A new trend has taken hold in the development of our nation’s natural gas resources. From Josh Fox’s controversial films, Gasland and now Gasland Part II, to the “Stop the Frack Attack” demonstration in Washington, anti-development movements have fueled a negative perception of shale gas and hydraulic fracturing. Now activists around the nation are urging communities to ban the process.
Unfortunately, these scare tactics and bans only serve to misinform the public and challenge the social licenses of those looking to explore new opportunities and the potential benefits they hold for our nation.
In Pennsylvania, where many communities have rejected these proposals, the state’s Democratic Party recently approved a moratorium on hydraulic fracturing in the Party’s platform. As a result, Consumer Energy Alliance (CEA) recently polled every state legislator asking whether they support or oppose the policy plank.
Indeed, the proposal was offered by a state committee member from an area with no natural gas development and was swiftly rebuked by prominent Democrats. In fact, House Minority Leader Frank Dermody (D-Allegheny) and 17 other Democratic lawmakers wrote a letter to party chairman Jim Burn calling the proposal “shortsighted” because it disregards “the many positive impacts” of shale development and would “create significant adverse impacts…with no discernible gain.” State Senate democrats have circulated a letter of their own.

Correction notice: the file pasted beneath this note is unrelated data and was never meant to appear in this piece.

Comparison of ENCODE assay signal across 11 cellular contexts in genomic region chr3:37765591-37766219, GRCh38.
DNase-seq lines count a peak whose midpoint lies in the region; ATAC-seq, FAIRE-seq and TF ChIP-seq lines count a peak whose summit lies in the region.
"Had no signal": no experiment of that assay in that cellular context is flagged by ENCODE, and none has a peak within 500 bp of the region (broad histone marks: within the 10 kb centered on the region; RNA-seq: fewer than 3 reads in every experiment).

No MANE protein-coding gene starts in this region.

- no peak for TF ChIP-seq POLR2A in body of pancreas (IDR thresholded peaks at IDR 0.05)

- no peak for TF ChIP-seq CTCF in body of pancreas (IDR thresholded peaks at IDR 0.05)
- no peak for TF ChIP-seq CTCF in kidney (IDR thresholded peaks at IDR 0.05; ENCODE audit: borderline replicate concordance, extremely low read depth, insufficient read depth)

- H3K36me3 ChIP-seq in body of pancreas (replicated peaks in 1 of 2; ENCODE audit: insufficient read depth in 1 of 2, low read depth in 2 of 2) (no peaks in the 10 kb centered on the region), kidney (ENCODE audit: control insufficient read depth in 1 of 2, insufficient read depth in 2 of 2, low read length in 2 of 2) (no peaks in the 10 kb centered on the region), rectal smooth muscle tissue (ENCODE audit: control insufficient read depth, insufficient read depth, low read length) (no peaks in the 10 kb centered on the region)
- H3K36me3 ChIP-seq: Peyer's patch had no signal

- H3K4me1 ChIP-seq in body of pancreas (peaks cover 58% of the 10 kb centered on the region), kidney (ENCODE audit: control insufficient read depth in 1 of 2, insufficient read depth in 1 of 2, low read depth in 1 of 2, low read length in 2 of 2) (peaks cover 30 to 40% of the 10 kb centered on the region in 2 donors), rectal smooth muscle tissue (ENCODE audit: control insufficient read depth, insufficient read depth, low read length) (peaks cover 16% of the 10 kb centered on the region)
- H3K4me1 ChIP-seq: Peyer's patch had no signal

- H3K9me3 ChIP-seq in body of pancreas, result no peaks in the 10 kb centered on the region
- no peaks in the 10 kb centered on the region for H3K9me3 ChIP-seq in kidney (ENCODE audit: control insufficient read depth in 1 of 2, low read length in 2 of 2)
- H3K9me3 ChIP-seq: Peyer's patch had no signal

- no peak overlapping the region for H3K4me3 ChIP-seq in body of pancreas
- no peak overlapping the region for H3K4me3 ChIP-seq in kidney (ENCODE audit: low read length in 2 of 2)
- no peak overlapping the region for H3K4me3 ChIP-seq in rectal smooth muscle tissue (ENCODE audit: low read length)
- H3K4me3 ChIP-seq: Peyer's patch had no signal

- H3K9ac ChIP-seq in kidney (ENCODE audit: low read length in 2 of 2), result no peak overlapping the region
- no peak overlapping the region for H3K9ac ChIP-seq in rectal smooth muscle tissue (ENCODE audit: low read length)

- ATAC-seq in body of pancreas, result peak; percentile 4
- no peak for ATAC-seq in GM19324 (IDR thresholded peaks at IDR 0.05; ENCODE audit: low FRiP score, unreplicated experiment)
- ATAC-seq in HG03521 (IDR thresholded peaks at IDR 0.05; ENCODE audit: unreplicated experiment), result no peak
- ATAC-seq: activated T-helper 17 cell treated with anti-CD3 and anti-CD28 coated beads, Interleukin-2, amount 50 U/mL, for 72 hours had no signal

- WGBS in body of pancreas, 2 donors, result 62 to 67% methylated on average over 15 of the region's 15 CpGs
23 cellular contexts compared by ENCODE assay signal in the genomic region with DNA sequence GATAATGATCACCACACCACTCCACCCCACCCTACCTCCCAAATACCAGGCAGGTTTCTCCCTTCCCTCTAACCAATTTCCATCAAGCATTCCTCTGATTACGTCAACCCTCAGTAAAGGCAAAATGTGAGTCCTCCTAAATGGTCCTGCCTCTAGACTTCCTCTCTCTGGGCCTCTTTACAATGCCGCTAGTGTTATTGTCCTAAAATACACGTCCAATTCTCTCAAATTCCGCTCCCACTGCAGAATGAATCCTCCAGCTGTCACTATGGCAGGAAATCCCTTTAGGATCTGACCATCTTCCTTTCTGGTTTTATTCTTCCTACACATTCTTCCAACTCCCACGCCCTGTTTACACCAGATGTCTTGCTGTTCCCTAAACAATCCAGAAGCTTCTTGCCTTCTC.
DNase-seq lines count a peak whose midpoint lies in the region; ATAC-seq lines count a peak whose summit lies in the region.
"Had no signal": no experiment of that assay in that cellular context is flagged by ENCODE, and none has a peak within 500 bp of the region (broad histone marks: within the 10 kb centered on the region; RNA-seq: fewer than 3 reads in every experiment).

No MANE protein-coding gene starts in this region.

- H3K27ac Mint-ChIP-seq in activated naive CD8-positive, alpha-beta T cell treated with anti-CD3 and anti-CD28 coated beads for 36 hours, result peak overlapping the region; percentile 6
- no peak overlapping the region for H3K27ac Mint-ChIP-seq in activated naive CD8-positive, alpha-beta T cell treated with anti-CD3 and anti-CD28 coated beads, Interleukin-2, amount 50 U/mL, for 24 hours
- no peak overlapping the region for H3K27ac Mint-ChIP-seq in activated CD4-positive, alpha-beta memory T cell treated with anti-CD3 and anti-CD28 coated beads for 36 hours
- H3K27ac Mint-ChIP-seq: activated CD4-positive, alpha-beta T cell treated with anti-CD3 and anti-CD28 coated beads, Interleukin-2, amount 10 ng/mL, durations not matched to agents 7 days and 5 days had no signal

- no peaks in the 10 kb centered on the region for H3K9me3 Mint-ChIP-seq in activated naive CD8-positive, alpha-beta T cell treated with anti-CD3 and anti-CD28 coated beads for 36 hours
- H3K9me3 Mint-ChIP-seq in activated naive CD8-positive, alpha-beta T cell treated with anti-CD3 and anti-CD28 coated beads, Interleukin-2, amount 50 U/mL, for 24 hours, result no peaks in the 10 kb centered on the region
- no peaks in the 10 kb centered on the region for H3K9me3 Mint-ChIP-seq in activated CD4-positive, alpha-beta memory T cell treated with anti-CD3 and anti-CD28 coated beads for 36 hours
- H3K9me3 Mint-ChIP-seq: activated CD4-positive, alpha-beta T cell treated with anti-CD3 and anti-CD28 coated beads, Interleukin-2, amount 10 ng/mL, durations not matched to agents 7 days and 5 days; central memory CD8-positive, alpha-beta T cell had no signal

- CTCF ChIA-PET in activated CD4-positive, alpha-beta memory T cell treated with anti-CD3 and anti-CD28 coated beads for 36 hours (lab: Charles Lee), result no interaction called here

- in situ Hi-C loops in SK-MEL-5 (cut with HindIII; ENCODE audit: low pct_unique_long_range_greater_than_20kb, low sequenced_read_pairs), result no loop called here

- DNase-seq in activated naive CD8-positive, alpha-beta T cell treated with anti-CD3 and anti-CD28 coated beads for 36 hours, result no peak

Former Governor Ed Rendell (D-Pa.), who oversaw the growth of the state’s shale industry, called the proposal “ill-advised” as shale development has “helped create wealth in the poorest areas of Pennsylvania.”
The wealth creation Rendell described isn’t limited to Pennsylvania; it’s happening across the nation. In fact, counties hosting Eagle Ford Shale development saw an average increase of 13.62 percent in per capita income between 2008 and 2011. In Ohio, wages earned by workers in the natural gas industry exceed the state average by $30,000 and North Dakota has the highest upward mobility of any state thanks to shale development. At the same time, a USA TODAY analysis declared that activity in the nation’s oil and gas field increased incomes by 3.8 percent in rural areas across the United States.
As these examples illustrate, banning hydraulic fracturing comes with a great opportunity cost. However, as a consumer-driven organization, CEA understands that unsafe energy production can cost consumers and communities – so we support sound oversight of safe natural gas production. While communities should have a voice in how responsible energy production proceeds, the policies they enact should consider economics and all the facts at hand, not just those provided by activists.